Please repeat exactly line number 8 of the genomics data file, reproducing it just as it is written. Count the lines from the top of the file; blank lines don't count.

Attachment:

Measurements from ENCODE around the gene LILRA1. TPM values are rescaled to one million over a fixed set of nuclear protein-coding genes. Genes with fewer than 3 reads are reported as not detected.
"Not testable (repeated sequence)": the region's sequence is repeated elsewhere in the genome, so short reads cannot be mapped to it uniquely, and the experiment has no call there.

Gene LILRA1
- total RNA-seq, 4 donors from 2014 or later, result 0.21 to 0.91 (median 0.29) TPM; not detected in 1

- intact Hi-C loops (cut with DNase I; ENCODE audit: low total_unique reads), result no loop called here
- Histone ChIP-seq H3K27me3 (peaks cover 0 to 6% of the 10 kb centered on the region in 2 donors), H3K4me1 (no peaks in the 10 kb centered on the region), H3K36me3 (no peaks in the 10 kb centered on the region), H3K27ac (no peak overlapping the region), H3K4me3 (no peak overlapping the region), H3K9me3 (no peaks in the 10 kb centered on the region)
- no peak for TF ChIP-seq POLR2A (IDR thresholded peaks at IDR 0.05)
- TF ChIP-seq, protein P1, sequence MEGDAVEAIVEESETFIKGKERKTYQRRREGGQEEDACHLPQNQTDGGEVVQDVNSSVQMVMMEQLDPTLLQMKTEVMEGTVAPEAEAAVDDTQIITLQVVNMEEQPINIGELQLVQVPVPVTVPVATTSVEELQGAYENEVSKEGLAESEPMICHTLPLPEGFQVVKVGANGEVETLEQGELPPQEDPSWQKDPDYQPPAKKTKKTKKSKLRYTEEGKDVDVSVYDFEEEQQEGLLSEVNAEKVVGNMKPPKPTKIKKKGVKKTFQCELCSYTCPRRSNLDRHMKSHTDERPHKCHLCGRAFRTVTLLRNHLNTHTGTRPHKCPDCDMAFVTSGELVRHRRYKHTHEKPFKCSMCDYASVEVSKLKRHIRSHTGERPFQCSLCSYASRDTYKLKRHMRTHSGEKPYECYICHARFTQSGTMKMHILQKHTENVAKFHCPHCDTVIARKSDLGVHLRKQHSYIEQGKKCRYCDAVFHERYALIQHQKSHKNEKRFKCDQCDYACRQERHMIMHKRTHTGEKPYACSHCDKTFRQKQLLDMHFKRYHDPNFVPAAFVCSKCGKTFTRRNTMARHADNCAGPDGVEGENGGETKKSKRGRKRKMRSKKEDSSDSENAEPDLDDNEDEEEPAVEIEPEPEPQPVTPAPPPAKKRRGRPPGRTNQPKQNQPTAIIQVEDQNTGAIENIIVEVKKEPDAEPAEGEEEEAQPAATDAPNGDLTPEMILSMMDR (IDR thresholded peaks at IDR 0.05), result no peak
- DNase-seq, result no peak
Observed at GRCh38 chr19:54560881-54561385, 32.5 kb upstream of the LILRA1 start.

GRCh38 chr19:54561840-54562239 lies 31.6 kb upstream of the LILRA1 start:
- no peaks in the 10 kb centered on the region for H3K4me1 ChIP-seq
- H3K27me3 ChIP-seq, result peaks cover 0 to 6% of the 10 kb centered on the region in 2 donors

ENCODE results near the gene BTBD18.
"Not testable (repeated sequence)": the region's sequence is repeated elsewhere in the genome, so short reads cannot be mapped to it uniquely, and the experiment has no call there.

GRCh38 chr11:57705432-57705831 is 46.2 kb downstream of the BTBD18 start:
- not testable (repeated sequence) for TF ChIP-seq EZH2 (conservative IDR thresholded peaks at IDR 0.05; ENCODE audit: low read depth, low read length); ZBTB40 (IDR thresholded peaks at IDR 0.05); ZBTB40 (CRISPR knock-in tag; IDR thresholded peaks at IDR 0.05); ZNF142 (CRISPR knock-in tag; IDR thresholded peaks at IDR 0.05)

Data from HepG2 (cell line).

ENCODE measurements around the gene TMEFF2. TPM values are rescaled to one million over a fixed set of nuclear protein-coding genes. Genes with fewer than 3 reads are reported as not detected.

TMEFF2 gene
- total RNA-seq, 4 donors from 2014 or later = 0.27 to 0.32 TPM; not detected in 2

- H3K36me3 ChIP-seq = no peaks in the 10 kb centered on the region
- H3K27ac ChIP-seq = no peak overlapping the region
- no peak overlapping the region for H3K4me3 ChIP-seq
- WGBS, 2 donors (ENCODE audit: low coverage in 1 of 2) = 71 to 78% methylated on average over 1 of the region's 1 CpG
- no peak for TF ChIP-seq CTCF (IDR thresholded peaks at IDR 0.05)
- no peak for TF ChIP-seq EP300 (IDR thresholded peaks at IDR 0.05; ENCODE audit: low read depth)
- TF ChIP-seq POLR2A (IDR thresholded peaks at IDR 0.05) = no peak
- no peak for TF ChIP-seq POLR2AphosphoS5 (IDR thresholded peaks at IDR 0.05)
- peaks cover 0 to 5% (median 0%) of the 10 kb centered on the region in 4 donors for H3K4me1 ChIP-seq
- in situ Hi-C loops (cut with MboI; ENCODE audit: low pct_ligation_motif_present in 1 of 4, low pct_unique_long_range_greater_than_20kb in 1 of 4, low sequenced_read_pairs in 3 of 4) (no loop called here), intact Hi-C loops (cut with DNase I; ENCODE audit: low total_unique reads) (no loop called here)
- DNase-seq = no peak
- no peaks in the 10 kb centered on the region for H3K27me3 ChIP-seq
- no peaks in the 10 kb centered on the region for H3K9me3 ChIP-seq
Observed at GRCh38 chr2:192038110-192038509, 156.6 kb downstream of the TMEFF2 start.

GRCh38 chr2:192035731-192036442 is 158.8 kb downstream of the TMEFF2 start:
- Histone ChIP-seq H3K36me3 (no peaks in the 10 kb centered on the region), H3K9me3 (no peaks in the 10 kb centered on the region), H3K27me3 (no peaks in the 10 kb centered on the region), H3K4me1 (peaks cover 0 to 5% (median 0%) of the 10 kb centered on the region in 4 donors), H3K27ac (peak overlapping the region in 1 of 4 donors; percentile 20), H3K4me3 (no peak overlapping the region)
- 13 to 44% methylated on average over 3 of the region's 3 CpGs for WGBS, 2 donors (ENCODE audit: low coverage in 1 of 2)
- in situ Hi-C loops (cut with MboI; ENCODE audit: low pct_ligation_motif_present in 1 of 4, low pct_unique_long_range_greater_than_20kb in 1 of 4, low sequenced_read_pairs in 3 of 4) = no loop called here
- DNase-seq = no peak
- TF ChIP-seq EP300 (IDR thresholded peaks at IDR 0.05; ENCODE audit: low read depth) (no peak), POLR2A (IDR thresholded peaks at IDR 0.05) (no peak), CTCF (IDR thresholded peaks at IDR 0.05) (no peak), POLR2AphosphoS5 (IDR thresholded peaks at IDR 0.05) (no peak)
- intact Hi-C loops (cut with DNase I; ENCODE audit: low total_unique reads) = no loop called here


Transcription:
- TF ChIP-seq, protein P1, sequence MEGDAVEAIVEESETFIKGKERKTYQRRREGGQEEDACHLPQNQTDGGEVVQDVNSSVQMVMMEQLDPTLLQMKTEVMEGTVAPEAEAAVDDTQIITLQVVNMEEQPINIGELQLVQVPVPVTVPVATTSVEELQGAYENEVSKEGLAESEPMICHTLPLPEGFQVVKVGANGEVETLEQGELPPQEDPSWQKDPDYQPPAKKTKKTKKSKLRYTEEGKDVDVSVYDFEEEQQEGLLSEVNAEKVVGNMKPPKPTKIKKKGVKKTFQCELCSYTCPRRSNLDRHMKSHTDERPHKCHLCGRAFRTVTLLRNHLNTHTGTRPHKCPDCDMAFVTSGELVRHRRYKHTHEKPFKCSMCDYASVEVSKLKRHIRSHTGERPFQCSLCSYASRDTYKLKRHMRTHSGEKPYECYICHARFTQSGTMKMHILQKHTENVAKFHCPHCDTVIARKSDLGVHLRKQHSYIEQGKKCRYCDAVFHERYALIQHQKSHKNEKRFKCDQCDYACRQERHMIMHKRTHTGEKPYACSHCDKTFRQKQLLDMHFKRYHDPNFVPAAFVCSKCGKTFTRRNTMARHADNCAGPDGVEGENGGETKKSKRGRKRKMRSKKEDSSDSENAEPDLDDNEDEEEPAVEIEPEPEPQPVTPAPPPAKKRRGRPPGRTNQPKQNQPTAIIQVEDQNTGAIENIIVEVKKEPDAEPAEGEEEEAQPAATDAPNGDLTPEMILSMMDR (IDR thresholded peaks at IDR 0.05), result no peak